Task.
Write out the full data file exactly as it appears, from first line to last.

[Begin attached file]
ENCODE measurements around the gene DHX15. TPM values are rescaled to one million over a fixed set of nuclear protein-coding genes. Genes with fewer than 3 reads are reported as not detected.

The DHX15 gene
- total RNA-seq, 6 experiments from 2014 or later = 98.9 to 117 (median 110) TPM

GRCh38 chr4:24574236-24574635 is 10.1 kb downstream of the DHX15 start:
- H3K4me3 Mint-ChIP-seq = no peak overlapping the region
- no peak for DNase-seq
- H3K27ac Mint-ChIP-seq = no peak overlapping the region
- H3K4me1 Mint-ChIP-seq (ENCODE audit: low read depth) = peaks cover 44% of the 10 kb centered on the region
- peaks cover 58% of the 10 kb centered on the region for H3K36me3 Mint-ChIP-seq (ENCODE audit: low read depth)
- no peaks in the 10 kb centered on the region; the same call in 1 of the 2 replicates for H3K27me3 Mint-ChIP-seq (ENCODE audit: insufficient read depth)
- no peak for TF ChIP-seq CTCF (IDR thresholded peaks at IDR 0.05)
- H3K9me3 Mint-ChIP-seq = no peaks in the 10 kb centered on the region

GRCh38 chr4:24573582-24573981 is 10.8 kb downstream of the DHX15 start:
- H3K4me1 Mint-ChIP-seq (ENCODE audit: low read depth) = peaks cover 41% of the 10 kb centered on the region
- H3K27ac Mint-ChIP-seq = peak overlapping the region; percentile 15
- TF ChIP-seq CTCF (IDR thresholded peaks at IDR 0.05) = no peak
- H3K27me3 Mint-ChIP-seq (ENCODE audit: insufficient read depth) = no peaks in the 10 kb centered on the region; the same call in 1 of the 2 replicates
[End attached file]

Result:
ENCODE measurements around the gene DHX15. TPM values are rescaled to one million over a fixed set of nuclear protein-coding genes. Genes with fewer than 3 reads are reported as not detected.

The DHX15 gene
- total RNA-seq, 6 experiments from 2014 or later = 98.9 to 117 (median 110) TPM

GRCh38 chr4:24574236-24574635 is 10.1 kb downstream of the DHX15 start:
- H3K4me3 Mint-ChIP-seq = no peak overlapping the region
- no peak for DNase-seq
- H3K27ac Mint-ChIP-seq = no peak overlapping the region
- H3K4me1 Mint-ChIP-seq (ENCODE audit: low read depth) = peaks cover 44% of the 10 kb centered on the region
- peaks cover 58% of the 10 kb centered on the region for H3K36me3 Mint-ChIP-seq (ENCODE audit: low read depth)
- no peaks in the 10 kb centered on the region; the same call in 1 of the 2 replicates for H3K27me3 Mint-ChIP-seq (ENCODE audit: insufficient read depth)
- no peak for TF ChIP-seq CTCF (IDR thresholded peaks at IDR 0.05)
- H3K9me3 Mint-ChIP-seq = no peaks in the 10 kb centered on the region

GRCh38 chr4:24573582-24573981 is 10.8 kb downstream of the DHX15 start:
- H3K4me1 Mint-ChIP-seq (ENCODE audit: low read depth) = peaks cover 41% of the 10 kb centered on the region
- H3K27ac Mint-ChIP-seq = peak overlapping the region; percentile 15
- TF ChIP-seq CTCF (IDR thresholded peaks at IDR 0.05) = no peak
- H3K27me3 Mint-ChIP-seq (ENCODE audit: insufficient read depth) = no peaks in the 10 kb centered on the region; the same call in 1 of the 2 replicates